The Barcelona In the 1870s Henry Ball constructed a residence that was located on Valencia and Sevilla Streets. In 1885 Henry Flagler purchased the house.
The Barcelona was located near the Union Depot, Memorial and Grace Methodist Episcopal, North Church on the corner of Carrera and Seville Streets. It was the Ball mansion moved, enlarged and remodeled. Miss R. E. Hasseltine was the manager in the 1890s. It had baths, gas, hot and cold water on each floor.
The 1891 Tatler stated: "When the beautiful Ball mansion was moved to its present site and added to, making it a handsome family hotel of fifty rooms at the request of its present efficient manager, Miss Hasseltine, her friends were alarmed for her, thinking she would never be able to fill so large a house, and now after two successful seasons, eight more rooms have been added by Messrs. McGuire & McDonald. The house is delightfully located; has a broad, open country on either side, giving magnificent views.
The house has baths, gas, hot and cold water on each floor, broad halls and large parlors and dining rooms, and is appreciated by the public, for it always has its complement of guests."
In 1895 the Tatler reported: "The Barcelona is one of the pleasant hotels in St. Augustine, beautifully located in the new part of the city, near the Union Depot, the Memorial and Methodist churches,. It wars an air of quiet elegance, due, in a degree, to its being a handsome private mansion, enlarged and remodeled without losing its beauty. Its entrance, hall, staircase and parlor are models of their kind; the dining-room commodious and pleasant, the guests' chambers are delightful, with pretty outlooks and modern furniture; an excellent cuisine is maintained, with good service. Miss Hasseltine, the proprietress, is well known to visitors to this city for a score of years as a hospitable, capable manager, endeavoring to secure the comfort of every guest."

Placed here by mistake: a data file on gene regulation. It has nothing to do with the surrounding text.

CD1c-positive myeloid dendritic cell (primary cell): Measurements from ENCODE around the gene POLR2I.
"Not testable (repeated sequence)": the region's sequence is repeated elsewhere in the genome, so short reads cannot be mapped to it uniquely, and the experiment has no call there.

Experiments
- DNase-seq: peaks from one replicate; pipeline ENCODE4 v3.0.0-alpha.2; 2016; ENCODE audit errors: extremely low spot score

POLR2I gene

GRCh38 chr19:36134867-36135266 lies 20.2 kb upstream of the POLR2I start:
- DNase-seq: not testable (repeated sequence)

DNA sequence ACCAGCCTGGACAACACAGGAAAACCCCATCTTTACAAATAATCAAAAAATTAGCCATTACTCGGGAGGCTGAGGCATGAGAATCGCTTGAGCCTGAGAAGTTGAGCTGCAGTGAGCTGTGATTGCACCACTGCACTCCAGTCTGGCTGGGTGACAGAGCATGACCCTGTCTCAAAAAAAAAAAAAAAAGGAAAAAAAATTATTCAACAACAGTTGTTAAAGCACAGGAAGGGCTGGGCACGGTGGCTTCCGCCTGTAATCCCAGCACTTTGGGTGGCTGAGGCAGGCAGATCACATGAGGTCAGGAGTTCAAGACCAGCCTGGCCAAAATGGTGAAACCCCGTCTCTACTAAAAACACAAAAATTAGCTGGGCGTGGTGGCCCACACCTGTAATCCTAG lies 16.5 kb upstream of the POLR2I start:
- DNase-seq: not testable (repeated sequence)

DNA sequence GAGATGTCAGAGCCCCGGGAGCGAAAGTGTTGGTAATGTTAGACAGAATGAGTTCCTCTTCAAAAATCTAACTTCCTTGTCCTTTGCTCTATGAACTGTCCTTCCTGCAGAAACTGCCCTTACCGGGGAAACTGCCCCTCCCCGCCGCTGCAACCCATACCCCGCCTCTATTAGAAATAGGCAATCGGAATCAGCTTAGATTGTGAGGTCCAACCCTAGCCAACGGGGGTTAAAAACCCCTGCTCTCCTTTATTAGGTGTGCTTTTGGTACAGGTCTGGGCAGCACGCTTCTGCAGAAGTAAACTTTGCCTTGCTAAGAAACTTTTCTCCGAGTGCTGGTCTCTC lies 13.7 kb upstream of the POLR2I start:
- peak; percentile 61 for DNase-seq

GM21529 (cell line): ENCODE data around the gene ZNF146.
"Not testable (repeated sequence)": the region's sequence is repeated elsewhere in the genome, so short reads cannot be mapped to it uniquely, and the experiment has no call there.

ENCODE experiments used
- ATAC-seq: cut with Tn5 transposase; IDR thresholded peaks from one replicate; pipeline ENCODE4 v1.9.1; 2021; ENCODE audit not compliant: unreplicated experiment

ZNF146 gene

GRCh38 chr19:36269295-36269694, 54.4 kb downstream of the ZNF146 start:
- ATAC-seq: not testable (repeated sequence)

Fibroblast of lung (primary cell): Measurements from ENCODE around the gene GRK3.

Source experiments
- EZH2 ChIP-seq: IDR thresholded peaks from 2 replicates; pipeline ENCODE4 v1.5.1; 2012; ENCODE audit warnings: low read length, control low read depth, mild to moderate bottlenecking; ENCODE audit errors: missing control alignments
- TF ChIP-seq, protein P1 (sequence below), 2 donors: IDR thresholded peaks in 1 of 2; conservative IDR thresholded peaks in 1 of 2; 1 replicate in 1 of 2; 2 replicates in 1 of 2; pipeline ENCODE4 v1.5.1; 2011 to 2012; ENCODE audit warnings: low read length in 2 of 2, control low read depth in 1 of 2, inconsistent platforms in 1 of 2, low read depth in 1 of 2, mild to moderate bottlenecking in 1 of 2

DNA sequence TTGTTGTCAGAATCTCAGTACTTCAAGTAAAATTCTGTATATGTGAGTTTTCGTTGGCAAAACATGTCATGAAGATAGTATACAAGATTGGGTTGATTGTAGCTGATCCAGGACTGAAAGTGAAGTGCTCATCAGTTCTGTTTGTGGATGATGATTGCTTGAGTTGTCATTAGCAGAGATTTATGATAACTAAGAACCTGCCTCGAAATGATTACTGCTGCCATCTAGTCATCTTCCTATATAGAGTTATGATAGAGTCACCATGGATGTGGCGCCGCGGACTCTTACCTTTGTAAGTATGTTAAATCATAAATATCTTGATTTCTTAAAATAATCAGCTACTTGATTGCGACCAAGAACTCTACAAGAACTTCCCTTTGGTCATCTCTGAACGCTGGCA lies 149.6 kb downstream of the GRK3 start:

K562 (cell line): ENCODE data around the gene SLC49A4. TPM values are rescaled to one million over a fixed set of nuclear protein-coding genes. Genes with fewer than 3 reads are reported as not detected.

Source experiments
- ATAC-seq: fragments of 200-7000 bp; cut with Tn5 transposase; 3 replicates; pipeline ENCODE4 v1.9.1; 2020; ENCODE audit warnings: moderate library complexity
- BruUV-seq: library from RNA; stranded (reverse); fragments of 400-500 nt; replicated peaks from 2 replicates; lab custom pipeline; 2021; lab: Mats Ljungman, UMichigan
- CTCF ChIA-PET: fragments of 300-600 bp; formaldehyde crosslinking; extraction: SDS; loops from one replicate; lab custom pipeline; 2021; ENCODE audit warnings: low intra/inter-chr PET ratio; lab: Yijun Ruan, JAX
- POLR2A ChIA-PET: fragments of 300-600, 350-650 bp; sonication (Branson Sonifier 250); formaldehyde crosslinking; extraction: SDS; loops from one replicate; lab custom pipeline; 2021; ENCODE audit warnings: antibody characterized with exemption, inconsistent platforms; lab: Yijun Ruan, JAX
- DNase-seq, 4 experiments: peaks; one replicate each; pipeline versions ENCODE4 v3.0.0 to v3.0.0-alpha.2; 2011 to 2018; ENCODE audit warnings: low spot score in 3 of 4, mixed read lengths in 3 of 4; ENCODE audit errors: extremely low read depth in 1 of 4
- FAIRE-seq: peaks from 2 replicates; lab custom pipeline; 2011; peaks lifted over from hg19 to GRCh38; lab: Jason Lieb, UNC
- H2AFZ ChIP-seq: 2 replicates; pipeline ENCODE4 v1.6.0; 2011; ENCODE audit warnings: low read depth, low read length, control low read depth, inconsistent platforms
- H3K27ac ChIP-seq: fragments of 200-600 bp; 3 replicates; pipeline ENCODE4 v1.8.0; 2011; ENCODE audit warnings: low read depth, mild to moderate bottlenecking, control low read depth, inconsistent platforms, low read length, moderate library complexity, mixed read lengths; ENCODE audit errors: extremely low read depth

In 1899 the Tatler wrote about the Barcelona: "The Barcelona maintains its popularity with its old-time guests and continues to receive additional new ones, who also become identified with the cosy family hostelry. Its location, north of the Ponce de Leon, and amid the churches, makes it a quiet retreat. Its rooms, table and service are equal to the desires of the most exacting patrons. The arrivals during the past week include: Mr. and Mrs. Lawrence Poland, the gentleman being one of Cincinnati's distinguished lawyers, Mrs. Henry Verhage, and Miss Clara Verhage, mother and sister to Mrs. Poland, who are of social prominence in Cincinnati, O.; Mr. John Blachi, broker and banker, and his wife, and Mrs. Geo. Widmayer, of the Greater City, who is of the Barcelona's favorite season's guests. Mr. and Mrs. Albert S. Brown. Worcester, Mass.; Mrs. Edward S. Backus, Mrs. R. C. Leavitt, of Minneapolis, Minn.; W. H. Dorance, Camden, N. J.; Omer Metcalf, Providence, R. I., and Miss Carrie E. Williams, of Detroit. Mr. Metcalf, and S. Fairwell, of the J. V. Farwell Co., of Chicago are to leave for their respective homes next week, thus ending a delightful season spent at the Barcelona. Mr. and Mrs. Chas. W. Roberts left for their home in Morristown, N. J., on Wednesday, to the regret of their friends.
Mr. E. N. Pearce, who has for the past several years been a most valuable aid to Miss Hasseltine, will return to Asbury Park, N. J., at the end of the season."
In 1904 Miss A. N. Blair was the proprietor. R. E. Hasseltine was still in charge. The hotel accommodated 70 with rates from $2.00 to $2.50 per pad or $10.00 to $18.00 per week. It was open from November to May. Located two blocks from the station it had all modern improvements with a good family table.